European equities have long lagged their U.S. counterparts, but there are signs of an awakening across the pond and investors can participate in some of that potential upside with the FlexShares Developed Markets ex-US Quality Low Volatility Index Fund (NYSE: QLVD).
QLVD’s quality screen analyzes a broad universe of equities based on key indicators such as profitability, management efficiency, and cash flow, and then excludes the bottom 20% of stocks with the lowest quality score. The index is then subject to the regional, sector, and risk-factor constraints, in order to manage unintended style factor exposures, significant sector concentration, and high turnover.
As its name implies, QLVD is a broad developed markets ETF, not a dedicated Europe fund, but it’s exposure to European equities is more than adequate for investors looking for that trait without the full commitment of a Europe-specific ETF.
“While the state of the Covid-19 pandemic in the U.S. and China has gotten much of the focus, Europe has quietly been making progress. Policymakers have been united and have worked swiftly to cushion the fallout—and that means European stocks could be ready for a comeback,” reports Reshma Kapadia for Barron’s.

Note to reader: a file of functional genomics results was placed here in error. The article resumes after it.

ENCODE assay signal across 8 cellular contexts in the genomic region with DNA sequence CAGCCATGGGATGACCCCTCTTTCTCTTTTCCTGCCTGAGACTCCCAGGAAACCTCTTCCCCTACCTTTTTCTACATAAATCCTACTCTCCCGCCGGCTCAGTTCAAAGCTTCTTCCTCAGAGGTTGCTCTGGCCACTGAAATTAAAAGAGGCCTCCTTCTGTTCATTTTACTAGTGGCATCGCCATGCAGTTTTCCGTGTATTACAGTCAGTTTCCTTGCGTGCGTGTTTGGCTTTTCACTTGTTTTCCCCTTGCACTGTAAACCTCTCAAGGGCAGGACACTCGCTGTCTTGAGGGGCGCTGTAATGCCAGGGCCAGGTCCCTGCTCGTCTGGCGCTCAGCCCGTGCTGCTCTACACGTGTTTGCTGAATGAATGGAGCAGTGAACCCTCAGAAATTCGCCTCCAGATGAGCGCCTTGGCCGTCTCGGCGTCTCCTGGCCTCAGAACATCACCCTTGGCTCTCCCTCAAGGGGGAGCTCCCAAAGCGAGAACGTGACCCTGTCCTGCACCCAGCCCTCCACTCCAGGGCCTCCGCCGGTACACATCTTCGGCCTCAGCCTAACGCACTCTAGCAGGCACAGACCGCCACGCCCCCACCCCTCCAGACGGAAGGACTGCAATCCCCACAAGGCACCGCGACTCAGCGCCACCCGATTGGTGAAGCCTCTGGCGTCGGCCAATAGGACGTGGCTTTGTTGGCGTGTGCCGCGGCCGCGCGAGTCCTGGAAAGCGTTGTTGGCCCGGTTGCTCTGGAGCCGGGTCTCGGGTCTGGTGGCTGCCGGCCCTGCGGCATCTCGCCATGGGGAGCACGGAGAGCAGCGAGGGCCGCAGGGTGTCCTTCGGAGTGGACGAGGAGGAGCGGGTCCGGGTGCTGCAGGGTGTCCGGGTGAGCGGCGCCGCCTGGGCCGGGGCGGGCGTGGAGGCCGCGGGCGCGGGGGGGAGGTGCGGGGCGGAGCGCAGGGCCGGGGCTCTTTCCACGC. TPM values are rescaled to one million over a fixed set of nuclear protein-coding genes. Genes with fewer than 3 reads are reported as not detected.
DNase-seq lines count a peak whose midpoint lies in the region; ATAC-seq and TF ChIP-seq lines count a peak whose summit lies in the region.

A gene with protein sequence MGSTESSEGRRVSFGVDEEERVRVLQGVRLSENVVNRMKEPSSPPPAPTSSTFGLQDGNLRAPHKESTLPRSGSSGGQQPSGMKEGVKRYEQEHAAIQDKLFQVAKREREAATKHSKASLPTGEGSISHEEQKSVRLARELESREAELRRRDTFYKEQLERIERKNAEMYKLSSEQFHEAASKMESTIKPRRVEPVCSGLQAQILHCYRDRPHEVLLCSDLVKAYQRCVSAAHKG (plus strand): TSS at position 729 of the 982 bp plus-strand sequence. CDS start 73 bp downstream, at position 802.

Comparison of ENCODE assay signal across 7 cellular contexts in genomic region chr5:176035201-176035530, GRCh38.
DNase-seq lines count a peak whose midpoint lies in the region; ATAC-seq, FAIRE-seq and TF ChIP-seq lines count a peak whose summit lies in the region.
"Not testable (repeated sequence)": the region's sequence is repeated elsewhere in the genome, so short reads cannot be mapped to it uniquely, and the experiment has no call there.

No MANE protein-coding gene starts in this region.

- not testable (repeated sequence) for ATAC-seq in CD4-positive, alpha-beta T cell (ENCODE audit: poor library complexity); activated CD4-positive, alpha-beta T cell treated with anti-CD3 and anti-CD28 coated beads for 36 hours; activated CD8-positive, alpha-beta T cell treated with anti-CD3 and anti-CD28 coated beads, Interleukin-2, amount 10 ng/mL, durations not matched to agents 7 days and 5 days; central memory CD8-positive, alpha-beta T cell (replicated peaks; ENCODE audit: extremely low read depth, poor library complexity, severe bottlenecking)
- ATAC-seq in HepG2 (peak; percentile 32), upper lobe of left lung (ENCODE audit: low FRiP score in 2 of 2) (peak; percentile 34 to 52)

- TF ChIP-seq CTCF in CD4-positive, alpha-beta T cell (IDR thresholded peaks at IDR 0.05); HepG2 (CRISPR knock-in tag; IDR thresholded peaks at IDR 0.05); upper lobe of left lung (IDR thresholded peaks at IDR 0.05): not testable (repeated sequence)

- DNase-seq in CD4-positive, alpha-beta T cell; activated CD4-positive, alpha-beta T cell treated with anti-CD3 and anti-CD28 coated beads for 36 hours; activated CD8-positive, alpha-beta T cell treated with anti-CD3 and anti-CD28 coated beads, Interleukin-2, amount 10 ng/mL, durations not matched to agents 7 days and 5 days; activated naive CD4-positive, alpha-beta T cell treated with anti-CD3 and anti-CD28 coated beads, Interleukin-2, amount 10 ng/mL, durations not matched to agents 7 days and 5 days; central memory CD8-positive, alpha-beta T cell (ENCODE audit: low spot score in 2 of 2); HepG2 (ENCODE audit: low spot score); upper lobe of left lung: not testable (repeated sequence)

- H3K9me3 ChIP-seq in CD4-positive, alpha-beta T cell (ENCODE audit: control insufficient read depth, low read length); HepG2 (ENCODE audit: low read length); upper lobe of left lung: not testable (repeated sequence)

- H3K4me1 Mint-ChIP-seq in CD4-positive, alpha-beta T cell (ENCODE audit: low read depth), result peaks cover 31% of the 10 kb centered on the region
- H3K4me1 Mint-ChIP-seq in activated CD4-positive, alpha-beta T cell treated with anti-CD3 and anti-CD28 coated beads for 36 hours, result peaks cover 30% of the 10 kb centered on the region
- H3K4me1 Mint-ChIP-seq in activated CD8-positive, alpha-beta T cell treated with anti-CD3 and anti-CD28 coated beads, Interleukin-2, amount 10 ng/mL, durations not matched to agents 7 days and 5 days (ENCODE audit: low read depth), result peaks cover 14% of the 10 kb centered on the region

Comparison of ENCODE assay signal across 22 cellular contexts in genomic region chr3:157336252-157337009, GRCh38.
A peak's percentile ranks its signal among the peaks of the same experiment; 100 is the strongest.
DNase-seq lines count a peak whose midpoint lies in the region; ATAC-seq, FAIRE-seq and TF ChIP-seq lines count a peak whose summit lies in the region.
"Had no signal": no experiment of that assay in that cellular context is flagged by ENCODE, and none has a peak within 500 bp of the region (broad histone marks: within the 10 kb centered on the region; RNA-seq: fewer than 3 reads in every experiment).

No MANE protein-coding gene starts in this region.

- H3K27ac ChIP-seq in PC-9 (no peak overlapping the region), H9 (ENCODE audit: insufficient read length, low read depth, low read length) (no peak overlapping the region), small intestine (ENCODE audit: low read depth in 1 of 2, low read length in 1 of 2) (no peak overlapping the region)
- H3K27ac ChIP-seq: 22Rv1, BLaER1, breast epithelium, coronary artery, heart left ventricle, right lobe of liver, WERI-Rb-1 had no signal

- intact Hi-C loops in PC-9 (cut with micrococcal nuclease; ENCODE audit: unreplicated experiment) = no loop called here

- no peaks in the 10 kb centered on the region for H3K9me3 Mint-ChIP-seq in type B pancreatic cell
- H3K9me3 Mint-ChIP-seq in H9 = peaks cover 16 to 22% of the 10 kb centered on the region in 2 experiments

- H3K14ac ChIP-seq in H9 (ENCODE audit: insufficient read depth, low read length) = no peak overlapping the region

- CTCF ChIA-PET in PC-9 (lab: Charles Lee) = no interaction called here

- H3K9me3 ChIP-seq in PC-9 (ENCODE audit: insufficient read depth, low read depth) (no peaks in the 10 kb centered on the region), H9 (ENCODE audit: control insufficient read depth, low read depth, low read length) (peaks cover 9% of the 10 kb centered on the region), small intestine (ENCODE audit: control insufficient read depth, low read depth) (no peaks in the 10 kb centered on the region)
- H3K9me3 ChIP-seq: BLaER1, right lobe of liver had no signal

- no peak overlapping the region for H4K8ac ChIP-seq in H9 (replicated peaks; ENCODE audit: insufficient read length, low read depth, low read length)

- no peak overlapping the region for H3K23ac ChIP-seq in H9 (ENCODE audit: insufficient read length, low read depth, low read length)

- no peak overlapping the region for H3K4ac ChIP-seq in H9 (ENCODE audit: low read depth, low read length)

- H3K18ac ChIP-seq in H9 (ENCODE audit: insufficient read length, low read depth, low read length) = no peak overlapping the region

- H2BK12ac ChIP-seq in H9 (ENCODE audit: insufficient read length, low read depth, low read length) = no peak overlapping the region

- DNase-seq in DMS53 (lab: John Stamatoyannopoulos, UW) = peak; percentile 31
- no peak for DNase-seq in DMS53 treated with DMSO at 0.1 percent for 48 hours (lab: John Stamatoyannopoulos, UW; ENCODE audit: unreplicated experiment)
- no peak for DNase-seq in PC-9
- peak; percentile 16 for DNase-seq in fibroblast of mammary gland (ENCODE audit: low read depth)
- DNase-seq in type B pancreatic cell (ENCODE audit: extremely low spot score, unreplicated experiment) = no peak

Low-volatility factor investments work on the idea that they help cushion against market turns, limiting drawdowns that investors experience while providing upside potential. Consequently, the low- or min-vol strategies may produce better risk-adjusted returns over the long haul, which has been backed by extensive academic research.
Quality should not be conflated with low volatility, but there are times when quality stocks display low volatility traits. That was the case during the March market swoon, indicating that the quality factor can provide some protection during times of elevated market stress. QLV’s ability to blend both factors is a potential advantage for investors.
“Coronavirus may have changed the equation. In its midyear briefing, the BlackRock Investment Institute said the restart from Covid-19 will look different across the globe because public policy and public health measures have varied. And while the U.S. appears to be struggling to keep the virus contained, Europe stands out for the progress it’s made,” according to Barron’s.
QLVD’s quality screen analyzes a broad universe of equities based on key indicators such as profitability, management efficiency, and cash flow, and then excludes the bottom 20% of stocks with the lowest quality score. That makes for one of the more robust quality screens among ETFs focusing on that particular investment factor.
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The opinions and forecasts expressed herein are solely those of Tom Lydon, and may not actually come to pass. Information on this site should not be used or construed as an offer to sell, a solicitation of an offer to buy, or a recommendation for any product.